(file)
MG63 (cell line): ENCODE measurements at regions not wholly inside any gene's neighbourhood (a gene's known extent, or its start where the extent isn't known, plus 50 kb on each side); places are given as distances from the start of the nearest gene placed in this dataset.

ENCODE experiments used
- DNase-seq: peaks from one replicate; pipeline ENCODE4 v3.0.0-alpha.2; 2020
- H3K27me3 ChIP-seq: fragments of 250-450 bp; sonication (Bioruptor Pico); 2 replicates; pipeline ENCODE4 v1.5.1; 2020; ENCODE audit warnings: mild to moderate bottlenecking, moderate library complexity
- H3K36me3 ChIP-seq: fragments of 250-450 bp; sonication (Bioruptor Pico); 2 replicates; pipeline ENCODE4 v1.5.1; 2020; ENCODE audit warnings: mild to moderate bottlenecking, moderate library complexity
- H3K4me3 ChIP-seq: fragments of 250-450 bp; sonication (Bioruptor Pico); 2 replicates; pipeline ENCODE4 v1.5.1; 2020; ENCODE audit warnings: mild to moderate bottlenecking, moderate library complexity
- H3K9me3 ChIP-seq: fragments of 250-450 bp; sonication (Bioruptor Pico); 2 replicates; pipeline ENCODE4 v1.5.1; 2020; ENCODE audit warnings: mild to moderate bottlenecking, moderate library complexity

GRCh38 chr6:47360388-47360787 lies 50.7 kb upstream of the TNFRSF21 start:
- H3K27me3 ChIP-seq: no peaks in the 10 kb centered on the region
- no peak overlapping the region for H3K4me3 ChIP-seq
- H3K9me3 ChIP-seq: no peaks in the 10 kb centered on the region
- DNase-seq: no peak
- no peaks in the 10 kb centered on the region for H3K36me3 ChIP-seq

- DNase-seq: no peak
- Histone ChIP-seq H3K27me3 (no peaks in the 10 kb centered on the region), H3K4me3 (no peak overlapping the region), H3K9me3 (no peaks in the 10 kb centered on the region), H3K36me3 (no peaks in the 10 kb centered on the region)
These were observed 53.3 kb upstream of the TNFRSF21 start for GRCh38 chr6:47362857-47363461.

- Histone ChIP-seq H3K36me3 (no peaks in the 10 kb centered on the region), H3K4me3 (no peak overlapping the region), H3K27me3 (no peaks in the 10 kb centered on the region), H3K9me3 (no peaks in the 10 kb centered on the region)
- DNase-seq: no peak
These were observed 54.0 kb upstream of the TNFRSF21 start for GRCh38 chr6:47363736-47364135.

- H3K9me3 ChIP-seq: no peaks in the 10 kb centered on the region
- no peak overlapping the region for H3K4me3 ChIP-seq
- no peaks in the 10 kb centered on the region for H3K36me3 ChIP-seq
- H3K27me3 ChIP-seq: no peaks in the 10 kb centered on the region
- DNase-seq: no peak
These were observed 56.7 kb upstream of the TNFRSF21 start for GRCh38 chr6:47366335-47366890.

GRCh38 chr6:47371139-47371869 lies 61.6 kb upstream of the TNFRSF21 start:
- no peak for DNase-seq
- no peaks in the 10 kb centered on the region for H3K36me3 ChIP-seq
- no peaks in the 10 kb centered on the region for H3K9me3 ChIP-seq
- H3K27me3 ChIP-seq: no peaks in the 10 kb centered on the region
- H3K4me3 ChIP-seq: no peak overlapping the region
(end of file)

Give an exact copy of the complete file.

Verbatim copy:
MG63 (cell line): ENCODE measurements at regions not wholly inside any gene's neighbourhood (a gene's known extent, or its start where the extent isn't known, plus 50 kb on each side); places are given as distances from the start of the nearest gene placed in this dataset.

ENCODE experiments used
- DNase-seq: peaks from one replicate; pipeline ENCODE4 v3.0.0-alpha.2; 2020
- H3K27me3 ChIP-seq: fragments of 250-450 bp; sonication (Bioruptor Pico); 2 replicates; pipeline ENCODE4 v1.5.1; 2020; ENCODE audit warnings: mild to moderate bottlenecking, moderate library complexity
- H3K36me3 ChIP-seq: fragments of 250-450 bp; sonication (Bioruptor Pico); 2 replicates; pipeline ENCODE4 v1.5.1; 2020; ENCODE audit warnings: mild to moderate bottlenecking, moderate library complexity
- H3K4me3 ChIP-seq: fragments of 250-450 bp; sonication (Bioruptor Pico); 2 replicates; pipeline ENCODE4 v1.5.1; 2020; ENCODE audit warnings: mild to moderate bottlenecking, moderate library complexity
- H3K9me3 ChIP-seq: fragments of 250-450 bp; sonication (Bioruptor Pico); 2 replicates; pipeline ENCODE4 v1.5.1; 2020; ENCODE audit warnings: mild to moderate bottlenecking, moderate library complexity

GRCh38 chr6:47360388-47360787 lies 50.7 kb upstream of the TNFRSF21 start:
- H3K27me3 ChIP-seq: no peaks in the 10 kb centered on the region
- no peak overlapping the region for H3K4me3 ChIP-seq
- H3K9me3 ChIP-seq: no peaks in the 10 kb centered on the region
- DNase-seq: no peak
- no peaks in the 10 kb centered on the region for H3K36me3 ChIP-seq

- DNase-seq: no peak
- Histone ChIP-seq H3K27me3 (no peaks in the 10 kb centered on the region), H3K4me3 (no peak overlapping the region), H3K9me3 (no peaks in the 10 kb centered on the region), H3K36me3 (no peaks in the 10 kb centered on the region)
These were observed 53.3 kb upstream of the TNFRSF21 start for GRCh38 chr6:47362857-47363461.

- Histone ChIP-seq H3K36me3 (no peaks in the 10 kb centered on the region), H3K4me3 (no peak overlapping the region), H3K27me3 (no peaks in the 10 kb centered on the region), H3K9me3 (no peaks in the 10 kb centered on the region)
- DNase-seq: no peak
These were observed 54.0 kb upstream of the TNFRSF21 start for GRCh38 chr6:47363736-47364135.

- H3K9me3 ChIP-seq: no peaks in the 10 kb centered on the region
- no peak overlapping the region for H3K4me3 ChIP-seq
- no peaks in the 10 kb centered on the region for H3K36me3 ChIP-seq
- H3K27me3 ChIP-seq: no peaks in the 10 kb centered on the region
- DNase-seq: no peak
These were observed 56.7 kb upstream of the TNFRSF21 start for GRCh38 chr6:47366335-47366890.

GRCh38 chr6:47371139-47371869 lies 61.6 kb upstream of the TNFRSF21 start:
- no peak for DNase-seq
- no peaks in the 10 kb centered on the region for H3K36me3 ChIP-seq
- no peaks in the 10 kb centered on the region for H3K9me3 ChIP-seq
- H3K27me3 ChIP-seq: no peaks in the 10 kb centered on the region
- H3K4me3 ChIP-seq: no peak overlapping the region